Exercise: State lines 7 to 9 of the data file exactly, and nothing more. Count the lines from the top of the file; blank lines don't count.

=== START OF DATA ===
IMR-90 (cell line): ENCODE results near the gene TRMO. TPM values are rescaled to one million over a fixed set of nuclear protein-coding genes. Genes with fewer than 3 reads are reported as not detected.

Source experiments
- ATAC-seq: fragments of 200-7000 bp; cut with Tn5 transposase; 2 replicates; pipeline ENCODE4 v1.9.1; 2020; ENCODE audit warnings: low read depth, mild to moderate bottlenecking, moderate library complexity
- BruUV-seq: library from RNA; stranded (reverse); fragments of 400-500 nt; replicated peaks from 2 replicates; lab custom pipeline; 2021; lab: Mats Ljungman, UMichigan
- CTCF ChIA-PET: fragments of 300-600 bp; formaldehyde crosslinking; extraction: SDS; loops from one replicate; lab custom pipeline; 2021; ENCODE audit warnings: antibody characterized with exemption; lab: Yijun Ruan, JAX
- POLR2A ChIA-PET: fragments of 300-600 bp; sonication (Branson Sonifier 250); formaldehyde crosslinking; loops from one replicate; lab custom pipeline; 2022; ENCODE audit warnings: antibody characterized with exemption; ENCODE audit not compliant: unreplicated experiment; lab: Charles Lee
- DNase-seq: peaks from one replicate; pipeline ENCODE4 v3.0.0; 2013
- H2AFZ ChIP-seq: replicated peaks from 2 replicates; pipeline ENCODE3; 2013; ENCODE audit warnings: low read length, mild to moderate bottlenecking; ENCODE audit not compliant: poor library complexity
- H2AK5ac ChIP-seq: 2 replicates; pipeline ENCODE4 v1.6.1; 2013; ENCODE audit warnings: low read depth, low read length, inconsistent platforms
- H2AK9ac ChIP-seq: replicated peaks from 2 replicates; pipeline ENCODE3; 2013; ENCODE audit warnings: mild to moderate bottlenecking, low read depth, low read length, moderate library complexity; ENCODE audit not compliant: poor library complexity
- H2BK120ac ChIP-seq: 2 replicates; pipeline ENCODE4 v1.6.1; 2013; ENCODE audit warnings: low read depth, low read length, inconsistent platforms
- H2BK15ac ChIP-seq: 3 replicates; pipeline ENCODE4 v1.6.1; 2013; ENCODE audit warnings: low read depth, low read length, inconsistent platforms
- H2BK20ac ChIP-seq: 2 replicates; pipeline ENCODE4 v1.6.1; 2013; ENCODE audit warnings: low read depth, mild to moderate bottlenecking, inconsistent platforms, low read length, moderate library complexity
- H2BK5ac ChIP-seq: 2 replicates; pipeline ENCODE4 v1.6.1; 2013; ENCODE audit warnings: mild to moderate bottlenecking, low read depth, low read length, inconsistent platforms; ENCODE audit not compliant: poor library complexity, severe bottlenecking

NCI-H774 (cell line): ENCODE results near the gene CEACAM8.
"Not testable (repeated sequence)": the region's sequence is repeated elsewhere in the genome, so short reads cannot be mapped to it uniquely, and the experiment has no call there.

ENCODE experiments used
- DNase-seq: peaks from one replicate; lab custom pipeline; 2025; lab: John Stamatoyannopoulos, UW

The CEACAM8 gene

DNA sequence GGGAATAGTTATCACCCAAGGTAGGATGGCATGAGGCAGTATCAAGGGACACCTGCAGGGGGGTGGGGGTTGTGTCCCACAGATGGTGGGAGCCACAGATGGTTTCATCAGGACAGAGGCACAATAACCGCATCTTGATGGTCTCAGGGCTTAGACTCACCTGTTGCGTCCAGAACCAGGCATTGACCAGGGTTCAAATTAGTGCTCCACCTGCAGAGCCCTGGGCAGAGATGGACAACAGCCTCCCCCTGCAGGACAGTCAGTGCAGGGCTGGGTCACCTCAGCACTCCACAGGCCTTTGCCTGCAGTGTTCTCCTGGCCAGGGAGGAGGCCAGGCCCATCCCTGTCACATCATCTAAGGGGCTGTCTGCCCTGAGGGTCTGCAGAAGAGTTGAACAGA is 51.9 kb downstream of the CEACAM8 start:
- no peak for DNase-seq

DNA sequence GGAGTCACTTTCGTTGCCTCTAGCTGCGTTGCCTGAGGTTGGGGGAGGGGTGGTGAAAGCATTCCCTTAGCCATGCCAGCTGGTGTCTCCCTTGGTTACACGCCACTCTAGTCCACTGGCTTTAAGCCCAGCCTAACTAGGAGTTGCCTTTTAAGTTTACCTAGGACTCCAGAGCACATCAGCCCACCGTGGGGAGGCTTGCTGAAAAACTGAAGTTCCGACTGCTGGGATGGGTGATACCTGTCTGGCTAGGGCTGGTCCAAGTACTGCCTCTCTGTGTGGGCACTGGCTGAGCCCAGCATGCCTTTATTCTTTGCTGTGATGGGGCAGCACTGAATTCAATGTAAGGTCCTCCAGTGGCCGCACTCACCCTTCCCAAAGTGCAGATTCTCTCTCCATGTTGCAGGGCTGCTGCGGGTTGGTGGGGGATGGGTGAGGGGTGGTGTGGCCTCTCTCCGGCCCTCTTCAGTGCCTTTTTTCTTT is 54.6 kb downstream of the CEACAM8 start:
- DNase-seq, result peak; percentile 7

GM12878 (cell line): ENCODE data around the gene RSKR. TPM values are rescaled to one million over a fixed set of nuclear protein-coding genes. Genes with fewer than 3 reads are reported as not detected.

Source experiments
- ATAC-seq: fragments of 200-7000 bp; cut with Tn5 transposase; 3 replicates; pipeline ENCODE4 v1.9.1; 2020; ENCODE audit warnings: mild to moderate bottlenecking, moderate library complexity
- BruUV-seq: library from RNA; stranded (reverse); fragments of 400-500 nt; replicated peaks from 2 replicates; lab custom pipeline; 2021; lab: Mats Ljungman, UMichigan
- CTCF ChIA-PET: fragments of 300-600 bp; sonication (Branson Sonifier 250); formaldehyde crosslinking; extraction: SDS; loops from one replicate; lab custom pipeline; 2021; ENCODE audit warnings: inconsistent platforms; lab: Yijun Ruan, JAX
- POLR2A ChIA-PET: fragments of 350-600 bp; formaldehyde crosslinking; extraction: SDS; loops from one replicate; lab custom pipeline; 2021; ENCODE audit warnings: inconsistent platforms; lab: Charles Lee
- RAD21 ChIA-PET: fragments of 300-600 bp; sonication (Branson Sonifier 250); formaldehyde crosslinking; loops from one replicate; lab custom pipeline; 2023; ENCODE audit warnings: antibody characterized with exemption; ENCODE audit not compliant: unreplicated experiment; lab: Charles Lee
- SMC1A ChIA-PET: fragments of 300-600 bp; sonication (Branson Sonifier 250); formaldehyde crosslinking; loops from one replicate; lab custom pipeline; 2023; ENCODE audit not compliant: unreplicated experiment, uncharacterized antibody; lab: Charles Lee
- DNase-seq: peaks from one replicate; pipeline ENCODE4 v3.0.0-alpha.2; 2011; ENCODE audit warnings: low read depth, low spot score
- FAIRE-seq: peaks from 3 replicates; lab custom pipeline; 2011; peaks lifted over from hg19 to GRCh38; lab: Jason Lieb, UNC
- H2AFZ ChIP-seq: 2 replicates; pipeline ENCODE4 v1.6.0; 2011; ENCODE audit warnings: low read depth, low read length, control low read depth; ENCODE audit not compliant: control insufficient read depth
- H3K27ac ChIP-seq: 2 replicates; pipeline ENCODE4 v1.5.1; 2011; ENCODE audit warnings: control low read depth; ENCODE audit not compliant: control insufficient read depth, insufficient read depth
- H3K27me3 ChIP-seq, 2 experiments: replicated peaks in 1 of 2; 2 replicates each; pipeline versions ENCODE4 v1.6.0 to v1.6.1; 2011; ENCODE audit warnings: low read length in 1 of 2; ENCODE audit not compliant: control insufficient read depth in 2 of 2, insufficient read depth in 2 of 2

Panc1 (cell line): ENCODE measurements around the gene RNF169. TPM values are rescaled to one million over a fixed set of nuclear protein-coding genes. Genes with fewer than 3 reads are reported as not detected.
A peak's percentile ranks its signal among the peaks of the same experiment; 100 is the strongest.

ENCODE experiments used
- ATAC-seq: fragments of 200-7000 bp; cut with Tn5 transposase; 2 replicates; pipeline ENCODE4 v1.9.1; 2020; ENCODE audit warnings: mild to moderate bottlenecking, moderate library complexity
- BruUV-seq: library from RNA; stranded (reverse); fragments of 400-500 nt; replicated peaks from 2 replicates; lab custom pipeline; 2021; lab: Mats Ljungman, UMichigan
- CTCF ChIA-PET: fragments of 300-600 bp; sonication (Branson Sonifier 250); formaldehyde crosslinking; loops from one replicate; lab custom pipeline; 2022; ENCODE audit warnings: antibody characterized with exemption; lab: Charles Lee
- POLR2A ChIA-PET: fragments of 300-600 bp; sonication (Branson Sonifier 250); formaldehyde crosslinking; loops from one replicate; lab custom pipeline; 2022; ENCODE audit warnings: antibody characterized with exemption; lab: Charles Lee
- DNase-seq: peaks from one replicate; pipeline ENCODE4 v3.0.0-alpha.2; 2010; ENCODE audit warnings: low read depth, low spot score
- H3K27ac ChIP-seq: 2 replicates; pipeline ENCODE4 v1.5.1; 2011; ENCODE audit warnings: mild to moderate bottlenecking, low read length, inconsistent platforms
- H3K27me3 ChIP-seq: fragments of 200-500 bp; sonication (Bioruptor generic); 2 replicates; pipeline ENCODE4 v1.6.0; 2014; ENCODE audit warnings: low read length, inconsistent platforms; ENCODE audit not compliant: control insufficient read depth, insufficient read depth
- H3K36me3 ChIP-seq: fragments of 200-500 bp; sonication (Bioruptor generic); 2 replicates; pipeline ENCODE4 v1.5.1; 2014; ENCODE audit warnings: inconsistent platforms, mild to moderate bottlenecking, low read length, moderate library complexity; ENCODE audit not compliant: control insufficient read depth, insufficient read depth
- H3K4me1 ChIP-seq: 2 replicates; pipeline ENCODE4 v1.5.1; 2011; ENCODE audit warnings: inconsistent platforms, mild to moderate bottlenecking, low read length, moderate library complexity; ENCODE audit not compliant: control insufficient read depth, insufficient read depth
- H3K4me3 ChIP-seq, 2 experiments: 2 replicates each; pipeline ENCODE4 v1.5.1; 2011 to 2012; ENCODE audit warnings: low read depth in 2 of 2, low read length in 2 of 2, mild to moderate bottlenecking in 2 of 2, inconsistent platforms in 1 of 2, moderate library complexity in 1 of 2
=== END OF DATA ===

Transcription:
- DNase-seq: peaks from one replicate; pipeline ENCODE4 v3.0.0; 2013
- H2AFZ ChIP-seq: replicated peaks from 2 replicates; pipeline ENCODE3; 2013; ENCODE audit warnings: low read length, mild to moderate bottlenecking; ENCODE audit not compliant: poor library complexity
- H2AK5ac ChIP-seq: 2 replicates; pipeline ENCODE4 v1.6.1; 2013; ENCODE audit warnings: low read depth, low read length, inconsistent platforms